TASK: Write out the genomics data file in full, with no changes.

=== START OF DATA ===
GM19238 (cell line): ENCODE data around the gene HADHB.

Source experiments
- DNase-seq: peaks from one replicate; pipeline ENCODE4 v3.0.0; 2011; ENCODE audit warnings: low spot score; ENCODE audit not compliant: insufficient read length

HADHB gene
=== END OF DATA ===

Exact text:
GM19238 (cell line): ENCODE data around the gene HADHB.

Source experiments
- DNase-seq: peaks from one replicate; pipeline ENCODE4 v3.0.0; 2011; ENCODE audit warnings: low spot score; ENCODE audit not compliant: insufficient read length

HADHB gene